Home > Large mixed ensemble > Piano Quintet No.2: Darwin vs. Cremo

Piano Quintet No.2: Darwin vs. Cremo

Year of composition
Difficult (Grades 7+)
9 minutes
Modern classical music
Large mixed ensemble
Instrumental parts
Not available
Related scores

Piano Quintet No. 2: Darwin vs. Cremo is a discussion on the origins of life written in the British Parliamentary Debate Form. Darwin�s theory of Evolution, represented by the transformation of a Pentatonic scale through to an Octatonic scale using pitch split transformations, is contrasted by Cremo�s theory of Devolution, which is conversely represented by the transformations to Pentatonic, Whole Tone, and Octatonic scales employing Sean Kim�s compositional Technique of Interval Expansion and Compression. Through this debate the widely accepted theory of Evolution is challenged by a lesser known theory of Devolution, bringing to light new perspectives on not only where we came from, but also, perhaps more importantly, what we are. In a 2003 article, New Evidence Challenges Darwin�s Theory Best-selling Author Further Defies Evolutionist, Cremo�s theory is described as follows: �Cremo proposes that before we ask the question, "Where did human beings come from?� [We] should first contemplate, "What is a human being?" Cremo asserts that humans are a combination of matter, mind, and consciousness (or spirit). Human Devolution contains solid scientific evidence showing how a subtle mind element and a conscious self that can exist apart from the body have been systematically eliminated from mainstream science by a process of knowledge filtration. "Any time knowledge filtration takes place you can expect a great deal of resistance, criticism, and ridicule when it is exposed and challenged," says Cremo.�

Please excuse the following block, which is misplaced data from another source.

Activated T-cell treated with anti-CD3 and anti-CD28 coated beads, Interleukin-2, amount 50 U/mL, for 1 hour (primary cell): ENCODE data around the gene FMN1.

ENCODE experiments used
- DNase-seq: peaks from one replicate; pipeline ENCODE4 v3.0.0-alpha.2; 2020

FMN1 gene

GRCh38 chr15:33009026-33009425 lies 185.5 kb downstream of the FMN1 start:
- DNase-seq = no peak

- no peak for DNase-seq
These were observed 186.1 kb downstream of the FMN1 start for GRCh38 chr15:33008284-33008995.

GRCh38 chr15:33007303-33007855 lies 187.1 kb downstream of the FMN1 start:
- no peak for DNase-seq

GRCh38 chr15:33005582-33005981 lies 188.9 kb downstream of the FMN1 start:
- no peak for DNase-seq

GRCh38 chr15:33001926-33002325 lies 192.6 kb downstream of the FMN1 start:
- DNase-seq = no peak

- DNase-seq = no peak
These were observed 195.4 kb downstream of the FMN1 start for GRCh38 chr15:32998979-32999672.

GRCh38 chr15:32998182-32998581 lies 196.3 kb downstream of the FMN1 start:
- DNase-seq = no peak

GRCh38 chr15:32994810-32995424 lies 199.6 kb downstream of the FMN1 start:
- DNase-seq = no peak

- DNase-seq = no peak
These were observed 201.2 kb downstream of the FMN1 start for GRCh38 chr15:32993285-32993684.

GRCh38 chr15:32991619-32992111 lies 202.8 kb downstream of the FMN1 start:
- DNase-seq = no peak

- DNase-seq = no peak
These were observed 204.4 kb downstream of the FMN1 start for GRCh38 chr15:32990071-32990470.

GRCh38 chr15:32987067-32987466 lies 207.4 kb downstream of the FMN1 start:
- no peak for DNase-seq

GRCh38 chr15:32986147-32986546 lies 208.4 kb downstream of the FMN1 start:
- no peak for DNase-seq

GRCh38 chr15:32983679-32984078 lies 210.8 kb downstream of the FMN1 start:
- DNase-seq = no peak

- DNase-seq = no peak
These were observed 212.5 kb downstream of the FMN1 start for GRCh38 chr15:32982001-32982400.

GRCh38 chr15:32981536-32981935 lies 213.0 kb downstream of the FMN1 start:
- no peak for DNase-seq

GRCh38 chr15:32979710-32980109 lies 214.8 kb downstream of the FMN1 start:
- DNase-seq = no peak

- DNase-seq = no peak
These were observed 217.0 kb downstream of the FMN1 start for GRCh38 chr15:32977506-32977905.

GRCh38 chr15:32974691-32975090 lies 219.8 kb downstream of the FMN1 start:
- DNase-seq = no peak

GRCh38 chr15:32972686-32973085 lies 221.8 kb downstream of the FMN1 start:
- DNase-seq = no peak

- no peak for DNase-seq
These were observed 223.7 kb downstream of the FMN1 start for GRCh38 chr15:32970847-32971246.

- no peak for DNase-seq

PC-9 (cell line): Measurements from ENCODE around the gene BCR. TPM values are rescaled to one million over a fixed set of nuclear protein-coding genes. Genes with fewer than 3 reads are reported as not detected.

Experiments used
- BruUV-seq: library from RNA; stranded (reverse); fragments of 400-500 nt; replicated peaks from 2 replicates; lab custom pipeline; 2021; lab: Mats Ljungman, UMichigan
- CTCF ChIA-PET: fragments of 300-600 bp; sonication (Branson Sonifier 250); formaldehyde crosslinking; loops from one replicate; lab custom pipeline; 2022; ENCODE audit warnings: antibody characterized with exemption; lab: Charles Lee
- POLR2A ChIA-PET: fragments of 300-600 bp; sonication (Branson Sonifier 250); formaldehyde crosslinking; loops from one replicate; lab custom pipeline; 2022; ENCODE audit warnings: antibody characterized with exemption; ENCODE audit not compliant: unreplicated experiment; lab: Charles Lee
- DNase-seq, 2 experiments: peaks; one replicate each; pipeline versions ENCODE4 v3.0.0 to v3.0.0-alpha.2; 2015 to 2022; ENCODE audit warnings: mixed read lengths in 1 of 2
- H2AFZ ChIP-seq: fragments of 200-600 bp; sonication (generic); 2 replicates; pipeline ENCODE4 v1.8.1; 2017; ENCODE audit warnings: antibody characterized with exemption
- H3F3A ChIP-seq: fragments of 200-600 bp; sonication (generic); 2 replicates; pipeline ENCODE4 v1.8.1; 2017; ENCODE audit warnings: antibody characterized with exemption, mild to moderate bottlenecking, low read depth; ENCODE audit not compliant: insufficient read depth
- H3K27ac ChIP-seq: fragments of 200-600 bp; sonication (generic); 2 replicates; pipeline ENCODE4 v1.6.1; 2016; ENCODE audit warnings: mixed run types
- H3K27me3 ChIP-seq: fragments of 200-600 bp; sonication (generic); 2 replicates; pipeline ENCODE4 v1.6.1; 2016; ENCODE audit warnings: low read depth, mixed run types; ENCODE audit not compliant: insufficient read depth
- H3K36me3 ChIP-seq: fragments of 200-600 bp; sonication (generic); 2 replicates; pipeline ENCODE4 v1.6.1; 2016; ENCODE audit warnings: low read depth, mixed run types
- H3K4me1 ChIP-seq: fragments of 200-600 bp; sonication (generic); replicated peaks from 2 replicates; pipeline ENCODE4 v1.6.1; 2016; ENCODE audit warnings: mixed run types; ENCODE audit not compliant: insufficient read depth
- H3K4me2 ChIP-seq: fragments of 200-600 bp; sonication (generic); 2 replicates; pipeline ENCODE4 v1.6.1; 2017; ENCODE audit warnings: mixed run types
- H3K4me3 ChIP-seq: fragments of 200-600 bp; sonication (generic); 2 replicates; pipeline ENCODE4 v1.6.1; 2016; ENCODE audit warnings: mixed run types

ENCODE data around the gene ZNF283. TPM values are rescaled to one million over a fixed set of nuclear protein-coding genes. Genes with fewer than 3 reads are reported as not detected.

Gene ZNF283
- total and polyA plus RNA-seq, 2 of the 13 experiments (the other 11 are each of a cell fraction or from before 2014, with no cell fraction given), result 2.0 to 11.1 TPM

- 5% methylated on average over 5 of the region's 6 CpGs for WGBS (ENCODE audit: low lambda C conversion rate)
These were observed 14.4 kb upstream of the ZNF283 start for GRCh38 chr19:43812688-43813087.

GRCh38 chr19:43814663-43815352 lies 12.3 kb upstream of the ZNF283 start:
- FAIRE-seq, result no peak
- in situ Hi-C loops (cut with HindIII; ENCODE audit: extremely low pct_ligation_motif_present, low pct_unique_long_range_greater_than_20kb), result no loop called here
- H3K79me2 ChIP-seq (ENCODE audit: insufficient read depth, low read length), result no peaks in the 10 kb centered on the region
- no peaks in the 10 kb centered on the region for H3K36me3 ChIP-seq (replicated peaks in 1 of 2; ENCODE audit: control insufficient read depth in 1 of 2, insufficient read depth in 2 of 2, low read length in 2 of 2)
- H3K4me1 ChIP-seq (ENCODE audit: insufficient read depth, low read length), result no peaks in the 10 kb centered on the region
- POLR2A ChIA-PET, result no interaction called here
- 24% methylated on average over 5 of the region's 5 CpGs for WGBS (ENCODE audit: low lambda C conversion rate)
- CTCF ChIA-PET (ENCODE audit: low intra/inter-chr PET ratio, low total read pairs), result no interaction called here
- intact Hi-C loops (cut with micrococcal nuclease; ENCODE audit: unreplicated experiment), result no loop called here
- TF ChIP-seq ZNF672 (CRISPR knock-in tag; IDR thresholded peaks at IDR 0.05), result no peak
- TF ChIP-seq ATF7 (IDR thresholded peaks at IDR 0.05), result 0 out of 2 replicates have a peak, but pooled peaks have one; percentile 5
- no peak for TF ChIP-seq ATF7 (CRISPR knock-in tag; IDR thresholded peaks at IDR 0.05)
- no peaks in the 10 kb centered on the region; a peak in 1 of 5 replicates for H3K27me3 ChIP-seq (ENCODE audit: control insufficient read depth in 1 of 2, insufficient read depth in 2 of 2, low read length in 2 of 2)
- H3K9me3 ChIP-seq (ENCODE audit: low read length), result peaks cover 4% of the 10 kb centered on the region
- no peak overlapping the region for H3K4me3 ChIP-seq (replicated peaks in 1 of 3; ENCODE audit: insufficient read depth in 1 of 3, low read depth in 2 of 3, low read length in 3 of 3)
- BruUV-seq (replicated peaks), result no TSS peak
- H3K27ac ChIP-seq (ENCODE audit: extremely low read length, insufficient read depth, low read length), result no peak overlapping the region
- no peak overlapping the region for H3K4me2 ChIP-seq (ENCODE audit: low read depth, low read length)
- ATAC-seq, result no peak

In the final section of the debate, both sides conclude harmoniously on the facts that no one can deny: �Wherever we came from, we are here; whatever we are, we are.�

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